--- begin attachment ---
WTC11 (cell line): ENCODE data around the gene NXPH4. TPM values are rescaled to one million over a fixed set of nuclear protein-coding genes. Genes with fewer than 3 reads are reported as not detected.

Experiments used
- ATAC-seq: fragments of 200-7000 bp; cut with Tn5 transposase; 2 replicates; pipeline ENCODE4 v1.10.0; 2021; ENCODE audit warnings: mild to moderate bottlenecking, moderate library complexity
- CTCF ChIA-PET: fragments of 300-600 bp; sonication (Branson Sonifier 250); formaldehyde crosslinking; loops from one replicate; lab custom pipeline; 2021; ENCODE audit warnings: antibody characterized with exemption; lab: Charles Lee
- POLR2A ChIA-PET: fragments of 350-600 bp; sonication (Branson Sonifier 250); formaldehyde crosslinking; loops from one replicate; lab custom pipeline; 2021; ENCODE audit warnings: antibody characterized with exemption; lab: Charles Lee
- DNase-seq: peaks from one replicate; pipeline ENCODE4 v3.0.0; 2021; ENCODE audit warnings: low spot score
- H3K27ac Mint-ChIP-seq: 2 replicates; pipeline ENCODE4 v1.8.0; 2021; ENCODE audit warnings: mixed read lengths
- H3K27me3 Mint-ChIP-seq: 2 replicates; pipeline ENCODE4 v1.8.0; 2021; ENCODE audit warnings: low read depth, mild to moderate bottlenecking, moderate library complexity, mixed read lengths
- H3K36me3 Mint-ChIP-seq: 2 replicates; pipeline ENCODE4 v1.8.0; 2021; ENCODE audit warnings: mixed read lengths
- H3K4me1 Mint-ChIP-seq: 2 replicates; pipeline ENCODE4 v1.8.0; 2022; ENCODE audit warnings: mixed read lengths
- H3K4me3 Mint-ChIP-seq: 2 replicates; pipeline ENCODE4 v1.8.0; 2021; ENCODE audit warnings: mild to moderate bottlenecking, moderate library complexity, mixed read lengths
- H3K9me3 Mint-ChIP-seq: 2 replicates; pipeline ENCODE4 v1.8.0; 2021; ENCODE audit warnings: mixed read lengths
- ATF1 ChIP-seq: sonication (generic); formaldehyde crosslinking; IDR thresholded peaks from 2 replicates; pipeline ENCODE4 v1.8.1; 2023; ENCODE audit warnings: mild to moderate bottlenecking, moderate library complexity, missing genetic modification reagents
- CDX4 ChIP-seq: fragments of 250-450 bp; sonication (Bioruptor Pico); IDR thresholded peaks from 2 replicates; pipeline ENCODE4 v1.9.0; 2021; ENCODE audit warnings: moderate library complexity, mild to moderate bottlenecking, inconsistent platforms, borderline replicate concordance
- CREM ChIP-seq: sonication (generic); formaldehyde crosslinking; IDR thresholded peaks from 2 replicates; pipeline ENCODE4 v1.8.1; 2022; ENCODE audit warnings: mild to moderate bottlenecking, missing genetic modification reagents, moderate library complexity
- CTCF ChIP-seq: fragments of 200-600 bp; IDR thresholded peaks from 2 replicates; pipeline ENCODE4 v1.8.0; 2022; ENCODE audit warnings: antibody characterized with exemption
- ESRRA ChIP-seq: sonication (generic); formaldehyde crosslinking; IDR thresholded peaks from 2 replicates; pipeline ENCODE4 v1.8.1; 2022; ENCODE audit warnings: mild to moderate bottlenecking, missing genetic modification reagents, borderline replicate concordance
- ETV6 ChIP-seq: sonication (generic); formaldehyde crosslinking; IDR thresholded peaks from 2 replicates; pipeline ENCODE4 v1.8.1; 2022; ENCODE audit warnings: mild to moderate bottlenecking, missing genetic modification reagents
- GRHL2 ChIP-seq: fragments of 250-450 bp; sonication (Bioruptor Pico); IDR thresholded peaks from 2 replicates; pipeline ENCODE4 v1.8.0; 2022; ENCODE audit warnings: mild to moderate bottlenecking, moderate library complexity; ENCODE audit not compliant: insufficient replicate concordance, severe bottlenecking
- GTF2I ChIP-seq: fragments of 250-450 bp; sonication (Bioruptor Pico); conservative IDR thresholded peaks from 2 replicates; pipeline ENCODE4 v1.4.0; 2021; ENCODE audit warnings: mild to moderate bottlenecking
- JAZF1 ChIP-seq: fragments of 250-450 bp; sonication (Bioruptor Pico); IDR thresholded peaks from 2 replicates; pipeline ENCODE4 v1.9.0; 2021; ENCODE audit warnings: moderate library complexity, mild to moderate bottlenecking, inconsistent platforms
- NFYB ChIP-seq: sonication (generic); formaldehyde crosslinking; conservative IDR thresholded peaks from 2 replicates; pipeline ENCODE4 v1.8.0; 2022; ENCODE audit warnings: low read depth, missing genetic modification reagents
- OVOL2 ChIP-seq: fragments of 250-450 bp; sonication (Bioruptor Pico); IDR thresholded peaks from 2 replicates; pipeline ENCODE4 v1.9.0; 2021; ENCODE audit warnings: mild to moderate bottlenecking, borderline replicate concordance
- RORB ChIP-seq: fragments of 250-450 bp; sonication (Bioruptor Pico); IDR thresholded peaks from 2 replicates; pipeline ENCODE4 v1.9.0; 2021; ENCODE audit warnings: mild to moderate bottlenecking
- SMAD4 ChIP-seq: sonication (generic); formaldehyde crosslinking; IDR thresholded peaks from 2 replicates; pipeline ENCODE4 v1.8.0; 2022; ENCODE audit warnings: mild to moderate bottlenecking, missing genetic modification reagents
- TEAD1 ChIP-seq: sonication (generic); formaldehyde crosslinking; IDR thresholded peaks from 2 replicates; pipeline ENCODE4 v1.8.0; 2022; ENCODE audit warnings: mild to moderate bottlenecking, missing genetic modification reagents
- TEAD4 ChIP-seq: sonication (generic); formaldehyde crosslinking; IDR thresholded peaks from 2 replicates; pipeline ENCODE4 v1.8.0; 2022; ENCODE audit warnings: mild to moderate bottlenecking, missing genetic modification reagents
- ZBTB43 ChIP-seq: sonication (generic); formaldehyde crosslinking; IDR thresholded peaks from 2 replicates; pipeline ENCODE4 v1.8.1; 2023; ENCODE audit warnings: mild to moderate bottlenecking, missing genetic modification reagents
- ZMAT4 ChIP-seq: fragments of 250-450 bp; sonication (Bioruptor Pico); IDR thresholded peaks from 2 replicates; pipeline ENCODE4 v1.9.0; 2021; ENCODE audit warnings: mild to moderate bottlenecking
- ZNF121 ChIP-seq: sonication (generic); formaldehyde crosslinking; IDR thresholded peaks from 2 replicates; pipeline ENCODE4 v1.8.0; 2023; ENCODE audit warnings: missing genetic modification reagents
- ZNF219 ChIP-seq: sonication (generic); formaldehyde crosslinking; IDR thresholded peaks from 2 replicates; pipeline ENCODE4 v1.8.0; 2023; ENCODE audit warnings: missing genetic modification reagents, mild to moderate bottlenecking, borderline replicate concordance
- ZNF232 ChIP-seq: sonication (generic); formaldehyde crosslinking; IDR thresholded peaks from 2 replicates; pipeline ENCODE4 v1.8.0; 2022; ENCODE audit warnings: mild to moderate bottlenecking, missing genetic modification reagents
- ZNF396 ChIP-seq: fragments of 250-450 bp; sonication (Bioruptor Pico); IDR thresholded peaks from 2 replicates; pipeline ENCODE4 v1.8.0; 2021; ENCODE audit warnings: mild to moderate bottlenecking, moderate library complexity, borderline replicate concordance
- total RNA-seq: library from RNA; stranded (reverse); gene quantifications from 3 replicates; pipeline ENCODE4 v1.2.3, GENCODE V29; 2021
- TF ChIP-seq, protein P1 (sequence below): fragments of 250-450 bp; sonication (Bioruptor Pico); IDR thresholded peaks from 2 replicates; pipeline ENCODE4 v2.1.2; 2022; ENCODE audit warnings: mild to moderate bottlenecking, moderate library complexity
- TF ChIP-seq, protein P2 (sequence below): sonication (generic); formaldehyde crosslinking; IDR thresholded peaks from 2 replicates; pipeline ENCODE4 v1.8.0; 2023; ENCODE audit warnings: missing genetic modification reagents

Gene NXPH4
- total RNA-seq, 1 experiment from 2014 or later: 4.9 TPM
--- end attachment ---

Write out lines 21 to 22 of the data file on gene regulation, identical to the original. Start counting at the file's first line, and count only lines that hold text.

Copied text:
- JAZF1 ChIP-seq: fragments of 250-450 bp; sonication (Bioruptor Pico); IDR thresholded peaks from 2 replicates; pipeline ENCODE4 v1.9.0; 2021; ENCODE audit warnings: moderate library complexity, mild to moderate bottlenecking, inconsistent platforms
- NFYB ChIP-seq: sonication (generic); formaldehyde crosslinking; conservative IDR thresholded peaks from 2 replicates; pipeline ENCODE4 v1.8.0; 2022; ENCODE audit warnings: low read depth, missing genetic modification reagents